Published January 20 2010
Stalled teacher contract negotiations cost Frazee-Vergas School DistrictTeachers and district negotiators in Minnesota’s Frazee-Vergas schools came breathtakingly close to striking a deal on new teacher contracts.
On Friday, the two-year price tags of their proposals were $15,000 apart – $11,000 less than the fine the district incurred by missing that day’s state teacher contract deadline.
Each side to the contract dispute blamed the other for the stalled negotiation. The union hosted a well-attended public forum Monday to counter a district statement pointing out teachers had walked out Friday without looking at the district’s latest offer.
Teachers say a strained relationship between their group and the district’s administrators has interfered with reaching a settlement. They hope talks will go more smoothly with help from the state Bureau of Mediation Services.
“There’s a lot of emotional tension between the parties,” said lead negotiator Jerry Bellefeuille. “We feel an objective third party will help us reach an agreement.”
Frazee is one of 25 districts that missed the state deadline and face a $25-per-student fine.
At the Friday meeting, teachers came in with a revised proposal: They wanted the district to honor seniority and educational increases and offer them a 1.2 percent increase this school year and 1 percent increase next year.
District lead negotiator Dwight Cook says his team studied the proposal and came back with “minor revisions,” such as a $500 stipend the second year instead of seniority and education raises.
“They said they wouldn’t look at it,” Cook said. “They got up and left the table. I felt we were really close and could have reached an agreement.”
Bellefeuille said his team’s proposal was already cheaper than the district’s most recent offer, so he expected the district to accept it without more haggling.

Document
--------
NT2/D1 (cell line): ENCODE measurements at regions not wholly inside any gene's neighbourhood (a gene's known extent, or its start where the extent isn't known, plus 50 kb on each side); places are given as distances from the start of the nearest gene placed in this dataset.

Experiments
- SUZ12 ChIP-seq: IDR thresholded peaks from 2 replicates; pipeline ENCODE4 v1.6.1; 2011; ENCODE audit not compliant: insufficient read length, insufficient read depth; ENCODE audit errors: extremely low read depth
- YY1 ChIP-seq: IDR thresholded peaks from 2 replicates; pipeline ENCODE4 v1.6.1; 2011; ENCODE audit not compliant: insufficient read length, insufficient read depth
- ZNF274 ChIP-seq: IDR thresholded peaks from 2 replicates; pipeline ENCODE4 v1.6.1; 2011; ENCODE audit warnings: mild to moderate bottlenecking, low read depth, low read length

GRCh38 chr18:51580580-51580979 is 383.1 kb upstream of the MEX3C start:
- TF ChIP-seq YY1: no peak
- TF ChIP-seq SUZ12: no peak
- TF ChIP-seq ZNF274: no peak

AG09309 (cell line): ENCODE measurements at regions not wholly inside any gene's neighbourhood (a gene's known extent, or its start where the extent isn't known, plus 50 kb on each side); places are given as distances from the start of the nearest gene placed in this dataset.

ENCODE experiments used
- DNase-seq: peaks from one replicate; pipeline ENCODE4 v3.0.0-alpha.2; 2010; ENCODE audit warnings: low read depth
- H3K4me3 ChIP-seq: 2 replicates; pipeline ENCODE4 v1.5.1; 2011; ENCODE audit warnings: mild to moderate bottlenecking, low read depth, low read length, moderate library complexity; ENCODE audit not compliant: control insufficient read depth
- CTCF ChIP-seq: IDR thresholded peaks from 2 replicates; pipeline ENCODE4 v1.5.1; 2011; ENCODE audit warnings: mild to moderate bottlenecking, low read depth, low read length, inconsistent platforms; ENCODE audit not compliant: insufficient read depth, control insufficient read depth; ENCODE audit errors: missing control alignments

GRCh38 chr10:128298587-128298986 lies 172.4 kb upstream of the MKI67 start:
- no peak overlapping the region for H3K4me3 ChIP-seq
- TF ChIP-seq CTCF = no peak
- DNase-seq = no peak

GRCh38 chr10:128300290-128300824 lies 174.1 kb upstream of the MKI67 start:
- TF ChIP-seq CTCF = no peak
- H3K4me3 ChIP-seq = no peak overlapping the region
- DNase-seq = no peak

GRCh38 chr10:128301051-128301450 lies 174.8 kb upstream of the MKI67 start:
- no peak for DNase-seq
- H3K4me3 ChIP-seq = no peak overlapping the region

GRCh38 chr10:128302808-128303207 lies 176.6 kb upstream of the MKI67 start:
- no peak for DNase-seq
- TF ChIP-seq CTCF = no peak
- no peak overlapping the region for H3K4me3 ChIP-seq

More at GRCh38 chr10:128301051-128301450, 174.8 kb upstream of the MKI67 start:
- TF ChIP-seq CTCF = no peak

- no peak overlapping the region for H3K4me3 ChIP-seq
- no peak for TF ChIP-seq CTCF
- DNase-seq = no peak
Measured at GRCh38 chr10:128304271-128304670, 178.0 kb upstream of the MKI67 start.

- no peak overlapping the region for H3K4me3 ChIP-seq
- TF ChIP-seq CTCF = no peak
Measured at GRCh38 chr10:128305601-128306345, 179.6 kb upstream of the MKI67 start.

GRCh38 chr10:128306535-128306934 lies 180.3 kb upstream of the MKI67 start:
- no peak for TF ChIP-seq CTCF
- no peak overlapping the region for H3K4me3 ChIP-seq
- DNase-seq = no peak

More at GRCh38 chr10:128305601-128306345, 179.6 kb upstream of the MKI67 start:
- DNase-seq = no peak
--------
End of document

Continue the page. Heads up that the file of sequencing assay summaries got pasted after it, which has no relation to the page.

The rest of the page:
The two sides have come a long way since the district first proposed a 0.5 percent cut. Still, “All the talks have been really strained and difficult,” said Doug Schwarzrock, the union’s president.
Teachers in the district took a “soft” freeze two years ago, a move they credit with helping to pass a 2007 levy referendum after four failed attempts. The average teacher in the
930-student district makes $44,000, about $8,300 less than the state average.
Superintendent Deron Stender also volunteered for a salary freeze, at $90,000, $18,000 less than the state average.
Teachers say they’ve sacrificed enough. But Cook says the district faces flat funding and the possibility of state aid cuts this spring.
“Things haven’t gotten better; they’ve gotten worse,” he said. “We can’t print money at the school.”
The relationship between the teacher’s union and district administration has been tense, and teachers say that has hurt negotiations. Last spring, teachers and Stender clashed over several teacher positions he proposed to cut. After a deadlocked board averted the cuts, the two sides pledged to improve their rapport.
Bellefeuille said nothing has changed.
Teachers say they are heartened by more than 300 people who turned out for a Monday forum featuring Minnesota teachers’ union president Tom Dooher.
“They told us to keep up the fight,” Bellefeuille said.
But Cook said the community expects the district to spend conservatively.
“We only passed our referendum because we promised not to give away the money to the teachers,” he said. “That to me is how the community feels.”
Readers can reach Forum reporter Mila Koumpilova at (701) 241-5529